So this week a video is being launched to highlight issues relating to incontinence and an All Party Parliamentary Group is to hold its first meeting in the House of Lords. The Group backed by MPs and health professionals, aims to encourage better continence care for all age groups, and to remove the stigma associated with incontinence.
Most people will be affected by incontinence at some point in their lives, be it during childhood, middle age or later in life so it is important that we have adequate care for the condition.
Despite the importance of continence care, NHS resources are limited and staff struggle to provide quality services and products against an ever increasing budgetary constraint.
A survey conducted in 2008 by The AHPMA, painted a rather low picture of continence services in the UK. It showed increased workloads and waiting lists for assessment and treatment, and restricted product provision which means many people have to self fund or top up their allowance.
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The Looking After Me, or LAM, courses held by Devon Primary Care Trust are designed to get carers thinking about their own needs.
Carmel Farconi, from the Primary Care Trust, said: ‘We want to get people to realise they can give time to themselves without feeling guilty.’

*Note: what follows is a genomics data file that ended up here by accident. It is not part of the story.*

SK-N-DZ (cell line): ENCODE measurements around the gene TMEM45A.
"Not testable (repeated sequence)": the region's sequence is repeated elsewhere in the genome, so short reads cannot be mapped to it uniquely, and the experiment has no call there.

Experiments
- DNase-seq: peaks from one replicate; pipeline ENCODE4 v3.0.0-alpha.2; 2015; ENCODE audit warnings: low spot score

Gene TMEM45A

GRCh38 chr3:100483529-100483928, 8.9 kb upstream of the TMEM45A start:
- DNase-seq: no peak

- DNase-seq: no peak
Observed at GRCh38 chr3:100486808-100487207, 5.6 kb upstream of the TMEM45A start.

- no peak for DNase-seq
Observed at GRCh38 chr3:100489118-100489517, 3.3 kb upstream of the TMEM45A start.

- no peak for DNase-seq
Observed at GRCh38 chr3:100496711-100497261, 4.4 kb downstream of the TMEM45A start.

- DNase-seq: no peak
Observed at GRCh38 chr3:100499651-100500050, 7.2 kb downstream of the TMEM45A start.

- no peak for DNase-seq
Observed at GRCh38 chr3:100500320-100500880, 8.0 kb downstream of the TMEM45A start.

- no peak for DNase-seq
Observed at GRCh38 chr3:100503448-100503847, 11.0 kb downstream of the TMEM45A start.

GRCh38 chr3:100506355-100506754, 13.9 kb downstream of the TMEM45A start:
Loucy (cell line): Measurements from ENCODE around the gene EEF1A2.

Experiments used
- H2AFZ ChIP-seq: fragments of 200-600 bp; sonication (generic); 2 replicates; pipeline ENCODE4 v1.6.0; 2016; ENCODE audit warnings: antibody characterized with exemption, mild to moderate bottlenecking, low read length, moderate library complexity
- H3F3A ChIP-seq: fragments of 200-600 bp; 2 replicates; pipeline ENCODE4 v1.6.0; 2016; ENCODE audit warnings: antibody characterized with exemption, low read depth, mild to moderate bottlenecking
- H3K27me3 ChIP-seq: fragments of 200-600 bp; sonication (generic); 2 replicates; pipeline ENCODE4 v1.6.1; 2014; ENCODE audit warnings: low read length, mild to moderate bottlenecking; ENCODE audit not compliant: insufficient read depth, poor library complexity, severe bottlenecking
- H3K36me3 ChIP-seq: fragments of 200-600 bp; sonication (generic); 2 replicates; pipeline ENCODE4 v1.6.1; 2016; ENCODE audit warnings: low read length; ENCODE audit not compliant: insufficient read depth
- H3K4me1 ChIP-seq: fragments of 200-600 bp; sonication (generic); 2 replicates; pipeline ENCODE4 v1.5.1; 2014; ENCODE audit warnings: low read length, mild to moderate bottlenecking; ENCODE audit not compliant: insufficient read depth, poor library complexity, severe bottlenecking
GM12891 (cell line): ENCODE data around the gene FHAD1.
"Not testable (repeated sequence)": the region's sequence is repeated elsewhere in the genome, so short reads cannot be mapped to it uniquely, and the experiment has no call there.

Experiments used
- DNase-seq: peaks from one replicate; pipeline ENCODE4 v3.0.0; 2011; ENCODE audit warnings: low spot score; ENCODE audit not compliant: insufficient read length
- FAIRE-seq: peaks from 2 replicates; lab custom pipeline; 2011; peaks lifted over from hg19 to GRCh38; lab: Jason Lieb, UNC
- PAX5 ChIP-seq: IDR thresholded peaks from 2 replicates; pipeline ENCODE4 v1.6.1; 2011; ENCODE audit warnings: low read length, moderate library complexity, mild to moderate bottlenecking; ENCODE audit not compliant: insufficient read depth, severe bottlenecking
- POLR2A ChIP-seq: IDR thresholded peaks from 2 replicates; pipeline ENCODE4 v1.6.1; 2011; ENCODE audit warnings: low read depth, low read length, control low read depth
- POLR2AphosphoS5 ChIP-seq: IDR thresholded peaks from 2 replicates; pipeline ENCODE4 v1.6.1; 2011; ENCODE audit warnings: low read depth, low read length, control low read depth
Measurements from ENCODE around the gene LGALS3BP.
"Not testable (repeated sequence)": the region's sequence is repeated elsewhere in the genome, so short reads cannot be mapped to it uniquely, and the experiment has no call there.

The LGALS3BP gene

‘We don’t do as many LAM courses as I’d like but I think we’re going to grow that in the next financial year.’
‘The whole idea is to stop them feeling guilty about making time for themselves and planning the time in and recognising the importance of their own health.’
Mrs Farconi explains that carers were first asked to talk about their current roles, but concentrating on themselves rather than the person they care for.
The course goes on to help them with looking after their cared-for, address their own extreme tiredness, and help them cope with feeling down.
Within the course they talk about relaxation technique and cognitive therapies, about exercising and healthy eating.
Farconi added: ‘They love the idea of coming to a group and sharing experiences and information. They often come out with a major action point, such as making sure they get interim care so they can go off for a break.’
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The Japanese think they have come up with a solution to space pooping with this fancy new wearable toilet – Yes you did read right the first time!
These techno pants can detect when you relieve yourself, remove the waste with suction and clean you up after each use. And can even eliminate unpleasant sounds and odours.
Amazing! But unfortunately the wearable toilet project won’t be completed for another five years.
The developers say the pants are perfect for the incontinent, elderly and just plain lazy.
Just think in five years time you’ll be able to go for a night out without worrying about queing for the toilets, you’ll have your very own, oh what a thought!!
Carers’ Rights Day which took place on the 5th December is aimed at the many residents providing unpaid care by looking after an ill, frail or disabled family member, friend or partner.
As part of a national awareness day Staffordshire County Council, along with a variety of other agencies set up stands at an event in the ballroom of the Civic Centre on Beecroft Road.
There was financial advice and information on health and safety as well as refreshments available.
Councillor Susan Woodward said: ‘In the current economic climate, this information could be particularly useful as it will be tailored to meet the needs and concerns of individual carers.’